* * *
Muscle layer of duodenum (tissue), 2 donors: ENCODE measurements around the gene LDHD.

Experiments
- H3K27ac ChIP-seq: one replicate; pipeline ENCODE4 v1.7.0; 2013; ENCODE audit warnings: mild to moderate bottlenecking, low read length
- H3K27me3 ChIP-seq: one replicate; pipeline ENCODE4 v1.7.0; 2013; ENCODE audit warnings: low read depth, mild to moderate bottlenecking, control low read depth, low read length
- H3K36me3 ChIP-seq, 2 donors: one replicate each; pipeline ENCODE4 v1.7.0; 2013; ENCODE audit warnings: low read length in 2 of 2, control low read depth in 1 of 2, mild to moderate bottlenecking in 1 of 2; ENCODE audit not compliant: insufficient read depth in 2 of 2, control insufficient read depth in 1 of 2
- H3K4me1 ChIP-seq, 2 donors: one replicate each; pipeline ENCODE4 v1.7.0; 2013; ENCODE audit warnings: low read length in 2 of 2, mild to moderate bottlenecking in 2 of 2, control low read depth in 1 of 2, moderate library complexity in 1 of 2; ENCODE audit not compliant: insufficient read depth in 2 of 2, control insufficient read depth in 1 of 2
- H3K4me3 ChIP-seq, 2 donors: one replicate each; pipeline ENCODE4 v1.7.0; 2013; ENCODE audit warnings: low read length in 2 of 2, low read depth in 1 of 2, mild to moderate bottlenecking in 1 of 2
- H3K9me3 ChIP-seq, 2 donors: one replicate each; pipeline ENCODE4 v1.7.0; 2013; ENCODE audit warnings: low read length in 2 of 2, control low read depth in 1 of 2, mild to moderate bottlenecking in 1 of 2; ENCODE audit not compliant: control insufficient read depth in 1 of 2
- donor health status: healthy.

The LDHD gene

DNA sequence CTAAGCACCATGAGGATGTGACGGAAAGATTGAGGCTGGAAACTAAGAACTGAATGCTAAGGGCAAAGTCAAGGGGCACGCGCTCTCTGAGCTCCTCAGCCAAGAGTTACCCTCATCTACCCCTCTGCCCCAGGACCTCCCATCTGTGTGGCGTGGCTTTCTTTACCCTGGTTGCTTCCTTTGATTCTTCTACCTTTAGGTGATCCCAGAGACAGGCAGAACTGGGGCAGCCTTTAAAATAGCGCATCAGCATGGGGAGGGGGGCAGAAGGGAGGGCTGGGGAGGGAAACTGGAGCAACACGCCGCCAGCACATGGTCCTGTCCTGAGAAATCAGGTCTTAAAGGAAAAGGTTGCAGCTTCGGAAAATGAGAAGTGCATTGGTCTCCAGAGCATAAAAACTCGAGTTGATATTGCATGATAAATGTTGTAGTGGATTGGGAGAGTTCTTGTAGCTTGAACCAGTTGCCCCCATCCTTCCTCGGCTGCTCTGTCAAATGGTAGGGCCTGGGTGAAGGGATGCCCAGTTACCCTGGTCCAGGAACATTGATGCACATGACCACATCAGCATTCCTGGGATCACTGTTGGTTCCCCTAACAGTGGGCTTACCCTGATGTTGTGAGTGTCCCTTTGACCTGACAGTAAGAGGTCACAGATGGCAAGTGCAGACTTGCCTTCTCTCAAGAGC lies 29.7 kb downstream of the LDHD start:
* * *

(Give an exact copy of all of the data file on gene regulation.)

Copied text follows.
Muscle layer of duodenum (tissue), 2 donors: ENCODE measurements around the gene LDHD.

Experiments
- H3K27ac ChIP-seq: one replicate; pipeline ENCODE4 v1.7.0; 2013; ENCODE audit warnings: mild to moderate bottlenecking, low read length
- H3K27me3 ChIP-seq: one replicate; pipeline ENCODE4 v1.7.0; 2013; ENCODE audit warnings: low read depth, mild to moderate bottlenecking, control low read depth, low read length
- H3K36me3 ChIP-seq, 2 donors: one replicate each; pipeline ENCODE4 v1.7.0; 2013; ENCODE audit warnings: low read length in 2 of 2, control low read depth in 1 of 2, mild to moderate bottlenecking in 1 of 2; ENCODE audit not compliant: insufficient read depth in 2 of 2, control insufficient read depth in 1 of 2
- H3K4me1 ChIP-seq, 2 donors: one replicate each; pipeline ENCODE4 v1.7.0; 2013; ENCODE audit warnings: low read length in 2 of 2, mild to moderate bottlenecking in 2 of 2, control low read depth in 1 of 2, moderate library complexity in 1 of 2; ENCODE audit not compliant: insufficient read depth in 2 of 2, control insufficient read depth in 1 of 2
- H3K4me3 ChIP-seq, 2 donors: one replicate each; pipeline ENCODE4 v1.7.0; 2013; ENCODE audit warnings: low read length in 2 of 2, low read depth in 1 of 2, mild to moderate bottlenecking in 1 of 2
- H3K9me3 ChIP-seq, 2 donors: one replicate each; pipeline ENCODE4 v1.7.0; 2013; ENCODE audit warnings: low read length in 2 of 2, control low read depth in 1 of 2, mild to moderate bottlenecking in 1 of 2; ENCODE audit not compliant: control insufficient read depth in 1 of 2
- donor health status: healthy.

The LDHD gene

DNA sequence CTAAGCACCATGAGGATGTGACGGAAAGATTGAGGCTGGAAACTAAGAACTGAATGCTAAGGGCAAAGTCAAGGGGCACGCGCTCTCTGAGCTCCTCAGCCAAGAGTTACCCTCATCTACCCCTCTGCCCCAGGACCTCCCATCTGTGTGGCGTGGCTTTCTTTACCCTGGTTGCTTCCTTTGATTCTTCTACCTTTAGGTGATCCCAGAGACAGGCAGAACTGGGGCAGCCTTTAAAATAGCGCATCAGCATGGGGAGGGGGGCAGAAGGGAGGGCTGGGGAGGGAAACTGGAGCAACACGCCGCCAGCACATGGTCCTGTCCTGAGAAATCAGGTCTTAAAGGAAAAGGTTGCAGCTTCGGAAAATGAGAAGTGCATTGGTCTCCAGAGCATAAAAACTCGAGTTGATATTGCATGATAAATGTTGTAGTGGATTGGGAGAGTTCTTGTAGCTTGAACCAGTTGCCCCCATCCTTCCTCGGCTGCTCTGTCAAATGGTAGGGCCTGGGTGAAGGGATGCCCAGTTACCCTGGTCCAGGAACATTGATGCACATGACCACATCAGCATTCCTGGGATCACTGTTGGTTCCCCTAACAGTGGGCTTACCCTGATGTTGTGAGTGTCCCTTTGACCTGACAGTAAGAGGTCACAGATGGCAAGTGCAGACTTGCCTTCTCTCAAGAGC lies 29.7 kb downstream of the LDHD start: